Force Majeure: When The Unforeseen Happens On The Project!

As the world gets smaller with our global interactions and networking, our projects are more and more impacted by natural disasters, civil unrest and even terrorist acts throughout the world.  Projects could be placed at a standstill, or even cancelled or ruined.  As project managers, it’s our job to plan for and manage these occurrences.  They unfortunately aren’t as unforeseen as they used to be in past years or decades.

Most contracts include specific clauses called Force Majeure (a French expression which can be translated into “Superior Force”). These are contractual clauses designed to minimize the liability and risk to the contractors in such situations as natural catastrophes or unavoidable circumstances, which interfere with the planned course of events that make it difficult for stakeholders to fulfill their obligations.

An example of a recent tragic event that would be considered a Force Majeure is the  terrorist hostage situation at an international gas plant in Algeria in January 2013, where unfortunately over 30 workers were killed. You can be sure that the project managers and legal teams in the companies involved seeped through their Force Majeure clauses.

There are also many other situations where damage is done to property, quite unforeseen and unfortunate, but the situation cannot be considered as a Force Majeure. One such situation is when the transportation company that you hired has an accident, due to driver’s DUI, while shipping your products from one location to another.

If you encounter a Force Majeure event, here are 7 key tips on how to deal with it and effectively manage your project for the future:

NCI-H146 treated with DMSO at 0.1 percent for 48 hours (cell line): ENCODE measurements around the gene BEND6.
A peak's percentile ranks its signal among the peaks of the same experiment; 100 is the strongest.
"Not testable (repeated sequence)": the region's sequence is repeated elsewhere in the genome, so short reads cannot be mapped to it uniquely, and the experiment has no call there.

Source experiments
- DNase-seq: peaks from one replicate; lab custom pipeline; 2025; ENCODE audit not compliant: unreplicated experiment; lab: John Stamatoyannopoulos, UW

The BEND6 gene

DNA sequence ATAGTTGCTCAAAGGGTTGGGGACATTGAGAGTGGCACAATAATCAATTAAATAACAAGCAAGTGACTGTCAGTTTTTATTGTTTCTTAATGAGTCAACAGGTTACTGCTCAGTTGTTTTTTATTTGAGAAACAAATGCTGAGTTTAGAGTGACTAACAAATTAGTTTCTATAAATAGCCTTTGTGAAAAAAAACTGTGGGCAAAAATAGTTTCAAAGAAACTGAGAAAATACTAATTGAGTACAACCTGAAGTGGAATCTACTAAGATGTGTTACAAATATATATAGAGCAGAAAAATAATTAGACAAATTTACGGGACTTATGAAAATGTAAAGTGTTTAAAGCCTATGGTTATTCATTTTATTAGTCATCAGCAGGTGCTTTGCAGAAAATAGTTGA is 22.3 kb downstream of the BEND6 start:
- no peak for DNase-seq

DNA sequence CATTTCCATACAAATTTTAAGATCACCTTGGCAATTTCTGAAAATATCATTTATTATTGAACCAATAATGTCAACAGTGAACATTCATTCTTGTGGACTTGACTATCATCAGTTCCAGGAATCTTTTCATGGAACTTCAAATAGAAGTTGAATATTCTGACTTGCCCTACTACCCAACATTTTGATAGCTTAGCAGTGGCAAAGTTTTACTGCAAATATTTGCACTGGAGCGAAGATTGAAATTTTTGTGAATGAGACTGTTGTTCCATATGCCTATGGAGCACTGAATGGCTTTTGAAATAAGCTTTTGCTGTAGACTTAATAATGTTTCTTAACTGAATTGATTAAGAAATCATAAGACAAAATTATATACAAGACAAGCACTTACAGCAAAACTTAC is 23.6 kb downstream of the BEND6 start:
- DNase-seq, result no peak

1. READ: Read and understand your contract clauses on Force Majeure. It is important to understand how it is defined and treated in your contract. Consult and involve your legal team as early as possible.
  2. NOTIFY: Send an official notification to your client ASAP.  Reassure your client about your full ongoing investigation of the event and your risk-mitigation efforts to minimize impacts on their project. It is a good idea to notify your insurance company as well.
  3. GATHER: Gather as much information and documentation about what happened as possible. Get news reports, police reports, photos and videos, as much info as you can get your hands on.  Keep this information on file for future reference.
  4. RE-PLAN: Come up with a new plan to minimize any impacts on the project in the future.  Be sure to include risk mitigation strategies, and a new schedule.
  5. RE-NOTIFY: Notify your client about your actions, and ask for an extension of time if you need one, referring to your contract (when applicable).
  6. REPORT: Keep your client (and your insurance company) in the loop during the entire repair process.  Be sure to send them regular progress reports on any changes you have made. Documentation is key in being able to get an extension of time from your client.
  7. AGREE: Meet with your client to discuss the new plan, agree on the corrective actions, and any time extensions.  Do not leave this agreement up in the air. Avoid ambiguity.

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